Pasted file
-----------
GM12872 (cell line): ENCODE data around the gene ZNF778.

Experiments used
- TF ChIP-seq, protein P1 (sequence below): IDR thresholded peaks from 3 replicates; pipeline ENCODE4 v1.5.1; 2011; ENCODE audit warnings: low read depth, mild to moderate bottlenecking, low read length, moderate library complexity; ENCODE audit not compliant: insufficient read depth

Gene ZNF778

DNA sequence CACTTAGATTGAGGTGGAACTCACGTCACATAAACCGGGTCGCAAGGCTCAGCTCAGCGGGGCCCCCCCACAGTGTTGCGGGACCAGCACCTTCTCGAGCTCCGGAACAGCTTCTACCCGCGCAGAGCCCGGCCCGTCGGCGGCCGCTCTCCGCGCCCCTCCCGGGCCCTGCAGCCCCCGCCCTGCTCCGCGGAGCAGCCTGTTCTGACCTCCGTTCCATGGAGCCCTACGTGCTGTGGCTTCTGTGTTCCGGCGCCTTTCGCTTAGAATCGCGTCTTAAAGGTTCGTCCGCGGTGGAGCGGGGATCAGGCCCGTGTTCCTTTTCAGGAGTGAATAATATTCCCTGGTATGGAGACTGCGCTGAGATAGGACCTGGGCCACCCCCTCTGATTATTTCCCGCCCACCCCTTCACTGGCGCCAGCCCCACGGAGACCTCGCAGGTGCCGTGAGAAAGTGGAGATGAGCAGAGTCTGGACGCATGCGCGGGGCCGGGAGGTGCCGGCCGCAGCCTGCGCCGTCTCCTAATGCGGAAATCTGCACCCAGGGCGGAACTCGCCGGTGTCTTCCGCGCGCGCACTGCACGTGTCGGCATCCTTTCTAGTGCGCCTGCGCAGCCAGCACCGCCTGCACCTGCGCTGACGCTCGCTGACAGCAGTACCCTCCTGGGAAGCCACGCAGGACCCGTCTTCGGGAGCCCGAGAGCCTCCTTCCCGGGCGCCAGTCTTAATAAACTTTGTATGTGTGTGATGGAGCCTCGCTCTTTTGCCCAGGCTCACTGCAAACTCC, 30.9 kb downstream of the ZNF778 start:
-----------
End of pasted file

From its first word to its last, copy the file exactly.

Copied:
GM12872 (cell line): ENCODE data around the gene ZNF778.

Experiments used
- TF ChIP-seq, protein P1 (sequence below): IDR thresholded peaks from 3 replicates; pipeline ENCODE4 v1.5.1; 2011; ENCODE audit warnings: low read depth, mild to moderate bottlenecking, low read length, moderate library complexity; ENCODE audit not compliant: insufficient read depth

Gene ZNF778

DNA sequence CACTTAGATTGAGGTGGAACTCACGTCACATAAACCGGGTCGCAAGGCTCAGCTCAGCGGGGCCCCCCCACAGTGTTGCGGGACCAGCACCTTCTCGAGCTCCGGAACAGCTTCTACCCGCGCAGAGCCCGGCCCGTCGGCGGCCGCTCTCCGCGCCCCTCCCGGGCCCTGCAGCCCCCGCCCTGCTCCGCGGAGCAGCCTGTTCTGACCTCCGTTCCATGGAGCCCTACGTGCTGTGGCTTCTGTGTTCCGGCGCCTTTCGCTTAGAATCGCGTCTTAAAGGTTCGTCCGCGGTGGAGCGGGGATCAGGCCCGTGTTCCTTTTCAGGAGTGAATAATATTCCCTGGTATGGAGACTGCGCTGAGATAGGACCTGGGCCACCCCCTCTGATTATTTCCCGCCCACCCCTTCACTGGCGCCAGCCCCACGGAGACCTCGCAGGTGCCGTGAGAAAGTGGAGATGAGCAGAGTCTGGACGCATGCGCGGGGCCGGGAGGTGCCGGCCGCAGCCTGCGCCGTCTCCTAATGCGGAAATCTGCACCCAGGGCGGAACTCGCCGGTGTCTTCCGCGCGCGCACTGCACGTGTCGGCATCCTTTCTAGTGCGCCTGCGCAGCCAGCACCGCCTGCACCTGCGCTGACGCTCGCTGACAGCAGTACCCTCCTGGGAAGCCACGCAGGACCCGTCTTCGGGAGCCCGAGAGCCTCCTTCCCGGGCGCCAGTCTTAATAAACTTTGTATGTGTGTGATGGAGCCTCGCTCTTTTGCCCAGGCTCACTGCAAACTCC, 30.9 kb downstream of the ZNF778 start: